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Yue Minjun Solo Exhibition – Smile at the Flower Sermon

Exhibition details

Opening / Event Date:
24 March, 2022
6:00 pm - 8:00 pm
Closing / End Date:
30 April, 2022
Event Category:
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Yue Minjun is one of the most renowned contemporary Chinese artists. He came into prominence in Chinese contemporary art with a series of paintings, which features an exaggerated and iconic smiley face presenting a “self-image.” This series made him a legend of his generation and earned him international acclaim. Hopes rose and fell after the winds of freedom began to blow in a specific historical time in China, and Yue Minjun’s works have reflected the experiences of people living amidst the unprecedented changes in Chinese society since the 1990s. Small glimpses into grand historical events appear vividly on the canvases as cheeky grins or allegorical laughter. Yue’s ability to handle difficulties with grace is readily apparent. The intense visual impact of his smiling figures distinctly conveys Yue’s questioning attitude. Change is the only constant, and this series began with paintings of symbols from Chinese socialist propaganda paintings and pieces that satirically appropriated classic works of art, then shifted toward the unchecked aesthetic imagery before transitioning to the dreamy scenes shown in this exhibition. Behind the smiles and laughter, all of these paintings reflect Yue’s close observations of his own experiences.

Yue Minjun has said, “Instead of Western Surrealism, these daydreams come from the Eastern concept of sitting in meditation. The illusory world perceived in the process of meditation develops without explanation.” These kinds of daydreams are presented in Stranded, Stay Away, Light Blue, and other new paintings from this Laughter series. Artists added the capture of the mysterious halation, the perceptual imagination wandering in the pictures, in which, an introverted self-examination seems like a valid way to escape reality. The advent of the pandemic changed the pace of life around the world and influenced the ways people think. Distortion, isolation, division, and cultural conflict fractured the existing systems of meaning. Escape seems to be an instinctive human reaction; the distressing emotion in predicaments and the wordless struggles in the paintings point to Yue’s worries about the future of humanity.

In 2020, Yue Minjun lived for several months in Chuncheng in the southwestern province of Yunnan. Perhaps the flowers that abound in this city burst through the seams of the pandemic gloom, in which he found the inspiration to create. As a result, he made a significant breakthrough and created his Flowers series. Flowers are symbols of beauty that could be likened to a plant’s smiling face. Here, exquisite flowers replace the smiling faces of the past and seductively bloom in front of figures’ faces, but this beauty is merely decorative in Yue’s mind. Due to the dissatisfaction with the ubiquity of superficial opinions and an awareness of hidden truths, viewers cannot resist the urge to catch a glimpse of the mysterious expressions and emotions of the people behind the flowers. If his smiling self-portraits were active choices, then his Flowers paintings are passive obstructions. The context and pictorial significance of the figures whose facial features are concealed by flowers are supplemented by their clothing, forms, and gestures. As a result, the status, gender, and personality of the figures in the painting give way to the needs of society as a whole. What are the flowers concealing? What have we lost? We cannot find clear answers in the signifier of the flowers.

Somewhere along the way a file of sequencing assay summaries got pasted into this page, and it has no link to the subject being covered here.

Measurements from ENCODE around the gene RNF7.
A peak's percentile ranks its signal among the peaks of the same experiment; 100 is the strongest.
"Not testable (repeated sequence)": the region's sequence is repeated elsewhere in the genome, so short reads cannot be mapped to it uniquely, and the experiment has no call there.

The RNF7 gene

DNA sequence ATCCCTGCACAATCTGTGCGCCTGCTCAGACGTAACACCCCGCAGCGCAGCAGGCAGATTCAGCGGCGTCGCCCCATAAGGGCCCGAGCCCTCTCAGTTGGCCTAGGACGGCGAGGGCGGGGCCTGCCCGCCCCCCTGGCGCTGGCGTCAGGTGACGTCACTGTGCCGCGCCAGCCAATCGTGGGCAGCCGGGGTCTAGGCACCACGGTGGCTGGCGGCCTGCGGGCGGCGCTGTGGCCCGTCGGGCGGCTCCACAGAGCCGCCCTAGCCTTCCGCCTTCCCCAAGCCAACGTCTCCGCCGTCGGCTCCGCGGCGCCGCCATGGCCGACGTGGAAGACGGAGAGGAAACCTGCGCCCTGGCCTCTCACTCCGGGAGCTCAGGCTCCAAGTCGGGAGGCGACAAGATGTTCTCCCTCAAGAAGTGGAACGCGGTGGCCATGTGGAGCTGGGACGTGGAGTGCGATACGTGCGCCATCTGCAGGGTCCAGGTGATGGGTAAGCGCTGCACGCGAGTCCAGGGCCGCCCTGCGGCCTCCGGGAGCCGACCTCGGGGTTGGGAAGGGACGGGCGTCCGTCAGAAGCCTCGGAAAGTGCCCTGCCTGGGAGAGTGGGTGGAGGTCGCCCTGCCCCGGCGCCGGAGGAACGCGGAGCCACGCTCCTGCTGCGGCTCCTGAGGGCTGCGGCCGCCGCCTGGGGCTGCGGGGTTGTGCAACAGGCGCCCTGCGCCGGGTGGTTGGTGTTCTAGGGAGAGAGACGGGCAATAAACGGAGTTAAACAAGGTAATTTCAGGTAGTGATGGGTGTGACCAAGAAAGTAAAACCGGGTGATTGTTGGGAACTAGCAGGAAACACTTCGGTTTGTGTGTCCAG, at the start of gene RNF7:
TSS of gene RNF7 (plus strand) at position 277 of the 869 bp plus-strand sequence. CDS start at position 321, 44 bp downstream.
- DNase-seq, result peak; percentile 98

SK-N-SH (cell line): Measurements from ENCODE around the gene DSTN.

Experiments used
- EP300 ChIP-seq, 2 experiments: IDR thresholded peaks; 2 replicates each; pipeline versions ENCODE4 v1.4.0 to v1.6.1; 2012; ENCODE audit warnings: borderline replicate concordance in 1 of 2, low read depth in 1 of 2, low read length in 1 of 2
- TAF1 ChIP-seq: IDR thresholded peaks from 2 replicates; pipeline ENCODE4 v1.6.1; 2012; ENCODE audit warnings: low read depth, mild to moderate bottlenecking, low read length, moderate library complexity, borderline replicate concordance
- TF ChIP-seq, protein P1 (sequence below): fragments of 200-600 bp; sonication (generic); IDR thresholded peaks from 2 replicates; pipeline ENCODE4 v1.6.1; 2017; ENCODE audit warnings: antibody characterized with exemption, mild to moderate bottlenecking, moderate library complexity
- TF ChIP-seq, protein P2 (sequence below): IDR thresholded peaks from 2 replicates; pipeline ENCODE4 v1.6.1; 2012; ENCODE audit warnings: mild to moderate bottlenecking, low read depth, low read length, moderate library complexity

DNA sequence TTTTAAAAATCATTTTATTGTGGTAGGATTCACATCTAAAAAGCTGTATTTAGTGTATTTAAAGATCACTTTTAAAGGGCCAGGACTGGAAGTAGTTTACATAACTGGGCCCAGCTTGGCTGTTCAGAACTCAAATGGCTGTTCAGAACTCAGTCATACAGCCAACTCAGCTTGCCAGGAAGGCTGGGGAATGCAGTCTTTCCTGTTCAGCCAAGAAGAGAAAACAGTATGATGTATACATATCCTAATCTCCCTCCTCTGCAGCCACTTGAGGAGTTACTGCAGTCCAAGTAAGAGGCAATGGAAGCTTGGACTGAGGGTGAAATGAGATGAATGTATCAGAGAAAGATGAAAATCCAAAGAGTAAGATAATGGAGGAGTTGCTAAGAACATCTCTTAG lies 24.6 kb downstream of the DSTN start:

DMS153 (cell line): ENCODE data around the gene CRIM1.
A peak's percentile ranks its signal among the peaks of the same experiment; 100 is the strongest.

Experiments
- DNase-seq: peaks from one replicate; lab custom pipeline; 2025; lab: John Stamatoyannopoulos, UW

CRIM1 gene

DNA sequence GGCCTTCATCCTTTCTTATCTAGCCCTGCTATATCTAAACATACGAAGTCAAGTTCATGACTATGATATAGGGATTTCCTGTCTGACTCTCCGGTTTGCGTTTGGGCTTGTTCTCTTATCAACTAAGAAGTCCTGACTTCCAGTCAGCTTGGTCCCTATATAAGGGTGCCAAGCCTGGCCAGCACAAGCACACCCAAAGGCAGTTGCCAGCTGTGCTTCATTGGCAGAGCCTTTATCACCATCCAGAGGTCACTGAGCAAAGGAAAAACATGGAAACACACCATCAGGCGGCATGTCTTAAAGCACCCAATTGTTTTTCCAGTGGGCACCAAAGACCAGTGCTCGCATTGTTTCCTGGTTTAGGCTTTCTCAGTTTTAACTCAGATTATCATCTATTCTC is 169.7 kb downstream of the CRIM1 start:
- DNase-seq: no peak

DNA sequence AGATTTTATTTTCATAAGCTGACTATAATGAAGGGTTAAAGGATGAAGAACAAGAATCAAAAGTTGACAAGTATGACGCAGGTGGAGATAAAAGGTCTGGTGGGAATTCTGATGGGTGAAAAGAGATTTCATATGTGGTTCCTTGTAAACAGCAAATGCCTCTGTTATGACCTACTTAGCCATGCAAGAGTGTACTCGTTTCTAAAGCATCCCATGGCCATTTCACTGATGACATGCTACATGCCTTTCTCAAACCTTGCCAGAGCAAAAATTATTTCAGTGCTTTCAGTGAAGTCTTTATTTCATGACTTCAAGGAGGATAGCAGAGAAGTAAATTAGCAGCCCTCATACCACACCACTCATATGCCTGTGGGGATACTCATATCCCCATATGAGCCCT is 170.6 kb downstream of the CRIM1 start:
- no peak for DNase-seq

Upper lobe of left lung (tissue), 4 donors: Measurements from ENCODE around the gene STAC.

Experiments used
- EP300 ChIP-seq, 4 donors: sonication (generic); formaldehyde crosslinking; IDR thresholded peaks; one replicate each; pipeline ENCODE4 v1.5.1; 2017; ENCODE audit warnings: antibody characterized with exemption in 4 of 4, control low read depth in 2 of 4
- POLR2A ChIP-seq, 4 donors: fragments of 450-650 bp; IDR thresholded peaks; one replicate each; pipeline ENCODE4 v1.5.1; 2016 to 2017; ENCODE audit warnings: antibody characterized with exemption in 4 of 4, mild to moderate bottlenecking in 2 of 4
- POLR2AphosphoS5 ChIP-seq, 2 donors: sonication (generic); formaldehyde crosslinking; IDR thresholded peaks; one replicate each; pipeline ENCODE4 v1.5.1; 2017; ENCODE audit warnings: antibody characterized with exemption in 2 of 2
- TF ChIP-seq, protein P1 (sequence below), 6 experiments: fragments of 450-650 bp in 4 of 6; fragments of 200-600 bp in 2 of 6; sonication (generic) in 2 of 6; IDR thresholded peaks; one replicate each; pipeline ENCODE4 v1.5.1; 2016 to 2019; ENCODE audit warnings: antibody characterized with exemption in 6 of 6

In Hibiscus Moscheutos, the three women wearing swimsuits and carrying fashionable short haircuts are representing classic images of women between the 1980s and 1990s in Chinese almanack. Lilium depicts a transaction scene of three characters from the fragment of a classical painting. The paintings in his Flowers series all come onto the stage with a breath of fresh air. Yue’s bold use of colours and his intuition for the textures of past and present sensations and subjects reflect his ability to flourish between popular culture and modern trends. After many years of introspection, Yue Minjun’s aesthetic ideals and deep concern for our present days have been internalised in Flowers. Therefore, the series has become a spiritual code of our times because of his keen sensitivity and his bravery to break through from the traps of youth and self-transformation.

In Five Lamps Merged in the Source (Wudeng Huiyuan), the monk Pu Ji recorded the story of the Smile at the Flower Sermon, in which Sakyamuni held up a flower and Mahakasyapa smiled. Countless people have sought to find meaning in this scene: Why did Mahakasyapa smile? How did Mahakasyapa attain enlightenment? In this place of sweeping enlightenment, Yue Minjun has also come to realize that the rich symbolism and metaphor inherent in painted smiles and flowers will always be relevant. Perhaps, in the turmoil of the world today, it can show us the way to deliver the universe through all difficulties.


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